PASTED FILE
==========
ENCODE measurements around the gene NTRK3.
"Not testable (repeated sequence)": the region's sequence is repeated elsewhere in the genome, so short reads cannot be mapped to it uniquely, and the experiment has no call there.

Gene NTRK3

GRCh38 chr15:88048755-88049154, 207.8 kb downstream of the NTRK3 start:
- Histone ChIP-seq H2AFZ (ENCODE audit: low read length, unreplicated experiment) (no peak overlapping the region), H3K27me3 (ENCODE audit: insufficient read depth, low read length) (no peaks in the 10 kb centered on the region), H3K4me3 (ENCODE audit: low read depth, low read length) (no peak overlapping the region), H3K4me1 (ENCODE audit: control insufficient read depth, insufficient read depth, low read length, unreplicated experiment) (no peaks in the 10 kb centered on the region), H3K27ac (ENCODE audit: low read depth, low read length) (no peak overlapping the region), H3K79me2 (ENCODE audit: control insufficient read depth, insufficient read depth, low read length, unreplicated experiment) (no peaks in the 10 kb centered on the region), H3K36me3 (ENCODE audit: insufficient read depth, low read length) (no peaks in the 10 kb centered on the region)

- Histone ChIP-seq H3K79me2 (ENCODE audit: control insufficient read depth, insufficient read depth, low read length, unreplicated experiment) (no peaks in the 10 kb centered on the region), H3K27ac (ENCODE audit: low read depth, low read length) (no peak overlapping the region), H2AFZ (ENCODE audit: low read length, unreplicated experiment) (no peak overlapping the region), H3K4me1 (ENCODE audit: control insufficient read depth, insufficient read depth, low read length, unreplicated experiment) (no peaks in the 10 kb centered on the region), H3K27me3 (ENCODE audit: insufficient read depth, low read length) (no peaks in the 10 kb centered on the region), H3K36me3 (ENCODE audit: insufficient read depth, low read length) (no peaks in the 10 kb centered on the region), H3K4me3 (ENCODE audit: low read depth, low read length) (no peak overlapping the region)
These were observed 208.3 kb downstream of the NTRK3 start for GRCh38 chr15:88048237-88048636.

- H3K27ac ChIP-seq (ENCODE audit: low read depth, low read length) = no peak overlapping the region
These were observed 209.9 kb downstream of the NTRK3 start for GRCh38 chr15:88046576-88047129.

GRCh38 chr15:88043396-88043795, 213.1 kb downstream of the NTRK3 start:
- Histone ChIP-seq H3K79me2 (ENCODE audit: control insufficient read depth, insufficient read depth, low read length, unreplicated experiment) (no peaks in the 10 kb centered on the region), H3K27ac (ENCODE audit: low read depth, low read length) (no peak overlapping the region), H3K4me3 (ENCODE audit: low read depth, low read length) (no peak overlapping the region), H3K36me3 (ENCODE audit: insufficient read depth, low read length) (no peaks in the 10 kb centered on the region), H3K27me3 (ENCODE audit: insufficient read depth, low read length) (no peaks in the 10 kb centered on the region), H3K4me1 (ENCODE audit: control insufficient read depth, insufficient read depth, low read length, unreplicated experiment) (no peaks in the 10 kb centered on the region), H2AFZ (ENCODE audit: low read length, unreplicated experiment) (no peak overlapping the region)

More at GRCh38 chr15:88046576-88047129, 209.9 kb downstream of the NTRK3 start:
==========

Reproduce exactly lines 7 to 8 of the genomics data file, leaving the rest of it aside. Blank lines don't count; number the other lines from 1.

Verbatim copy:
These were observed 208.3 kb downstream of the NTRK3 start for GRCh38 chr15:88048237-88048636.

- H3K27ac ChIP-seq (ENCODE audit: low read depth, low read length) = no peak overlapping the region